A week ago Laura made the last-minute decision to fly to Salt Lake City to join me on a road trip to Southern Utah for a volunteer weekend at Best Friends Animal Sanctuary. The plan for the trip looked something like this:
Drive 5 hours to Kanab. Grab some dinner. Check-in at the motel. Get a good night’s sleep. Be at Best Friends for volunteer orientation at 7:30 a.m. Volunteer all day. Grab some dinner. Get another good night’s sleep. Be at Best Friends at 8 a.m. to volunteer for 1/2 a day. Drive back to Salt Lake City at noon on Sunday. Fly back to Seattle Sunday night.
Our trip began last Friday with meeting an old high school friend of mine for lunch in downtown Salt Lake. I hadn’t seen Alyson in 25 years, and it was terrific fun catching up on families, her new life in Utah, and dogs. Turns out Alyson, like us, is a dog person so she appreciated how excited we were. After eggs benedict that doesn’t compare to Glo’s, we hit the road. It was a gorgeous Utah day. Not-a-cloud-in-the-sky, 60 degrees. Perfect for a road trip.
We stopped at the Flying J Petting Zoo. A zebra named Marty, bunnies, emus, lamas. As two people passionate about animal welfare, we both paused to consider how well the menagerie was cared for. Maybe no cause for alarm but didn’t seem quite right. This old bird lost her right eye when she was attacked by a swarm of bees.
We were about an hour away from Best Friends and stopped at a gas station in Penguitch for a quick break. I photographed this now-vacant coffee shop across the street. As we walked out of the mini mart, I spotted a small dog under a car parked at the pump. I panicked the car would pull away from the pump and run-over the dog so I made a shrill call. The dog–which turns out was a puppy–ran to me, and I scooped her up. Looking to the left and to the right, it wasn’t obvious where the dog came from. I spied a woman standing in the doorway of a run-down motel. Asked the guy behind the counter. Knocked on the window of the car still parked at the gas pump. The guy in the passenger seat didn’t roll down the window and hardly made eye contact as he shook his head NO. This was easy: She’s coming with us. It’s only then that the car parked in front of the gas pump drove off. It took me a while to realize they dumped the puppy. We called her Utah and Dingo Baby. Here she is.
As the sun set, we drove into Kanab with Dingo Baby on our laps and arrived at Best Friends. The Welcome Center closed at 5. Missed it by an hour. Given we didn’t have a collar, leash, or food for our adorable hitchhiker, we found Glazier’s Food Town, one of two grocery stores in Kanab. Laura waited in the car.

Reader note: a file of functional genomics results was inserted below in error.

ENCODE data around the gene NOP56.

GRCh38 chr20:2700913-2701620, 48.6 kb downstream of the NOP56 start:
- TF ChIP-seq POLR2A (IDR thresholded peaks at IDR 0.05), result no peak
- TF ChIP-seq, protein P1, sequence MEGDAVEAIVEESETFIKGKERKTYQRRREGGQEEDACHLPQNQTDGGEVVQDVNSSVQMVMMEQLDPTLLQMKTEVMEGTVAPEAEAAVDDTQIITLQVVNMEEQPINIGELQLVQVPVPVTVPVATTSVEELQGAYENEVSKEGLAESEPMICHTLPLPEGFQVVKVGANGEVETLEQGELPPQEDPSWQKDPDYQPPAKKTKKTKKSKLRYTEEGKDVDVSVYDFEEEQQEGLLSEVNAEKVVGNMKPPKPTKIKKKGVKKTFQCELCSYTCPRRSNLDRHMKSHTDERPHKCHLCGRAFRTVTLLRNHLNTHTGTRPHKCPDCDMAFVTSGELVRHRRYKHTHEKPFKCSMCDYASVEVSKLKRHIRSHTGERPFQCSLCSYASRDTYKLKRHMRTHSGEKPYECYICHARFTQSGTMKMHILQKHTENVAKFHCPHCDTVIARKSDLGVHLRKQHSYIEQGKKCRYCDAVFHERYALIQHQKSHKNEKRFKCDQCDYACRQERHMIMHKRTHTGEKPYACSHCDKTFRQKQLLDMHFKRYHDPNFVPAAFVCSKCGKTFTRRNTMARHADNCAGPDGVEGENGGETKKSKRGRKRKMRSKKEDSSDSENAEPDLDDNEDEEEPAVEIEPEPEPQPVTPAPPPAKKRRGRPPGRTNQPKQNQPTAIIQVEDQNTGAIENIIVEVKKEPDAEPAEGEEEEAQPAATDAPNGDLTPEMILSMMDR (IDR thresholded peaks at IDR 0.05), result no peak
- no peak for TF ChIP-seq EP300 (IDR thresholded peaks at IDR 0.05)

At the entrance of Glazier’s were three young girls, a man, a woman (maybe husband and wife), and a box full of puppies with FREE scribbled in red ink. I ran back to the car for my camera. The situation triggered me. They were passing puppies through car windows like hamburgers at a McDonald’s drive-through. The litter of 7 was only 6-weeks old and should still be with their momma. The people were half-friendly. As I snapped photos, one of the young girls thumped a puppy in the face because his runny nose dripped on her. It was more than I could handle: I’ll take that one. He’s going home with me.
Laura was cool-headed, We’ve already got one puppy, what’s two? We headed back with the two puppies to check-in to the motel. Enter Matt, owner of the Quail Park Lodge, a motel he dreamed he’d own one day when he was a little kid riding by on his bicycle. There are nice people in the world. And then there are people like Matt, people you wanna bear hug from the first-minute and share all your secrets with. He laughed when we told him our crazy story, gave us extra blankets for the room, and poured us a glass of Washington state wine. Turns out he lives most of the year less than 10 miles from my house in Seattle. Laura decided to name the puppy Fergus. She named him after Fergi, a female pit bull from the Seattle Animal Shelter that she went above-and-beyond to help.
We had a plan to show up at Best Friends early the next morning to see if they could help us with the puppies. It was a long night as Dingo Baby bounced from bed-to-bed, wall-to-wall, ceiling-to-floor. We arrived 30 minutes before the volunteer orientation began with puppies in our arms and butterflies in our stomachs. We met several people while we waited to speak with Animal Help. Irina and Becky from Las Vegas. Mike and Laura from Olympia and also staying at Quail Park. We shared our story with everyone we met. Chris, who works the front desk at the Welcome Center. Georgi, coordinator for Angel’s Rest. Diane, who organizes tours of the sanctuary. We were all eager to hear how Dog Headquarters would help us. Here’s Laura at the Welcome Center while we wait to learn more about our options.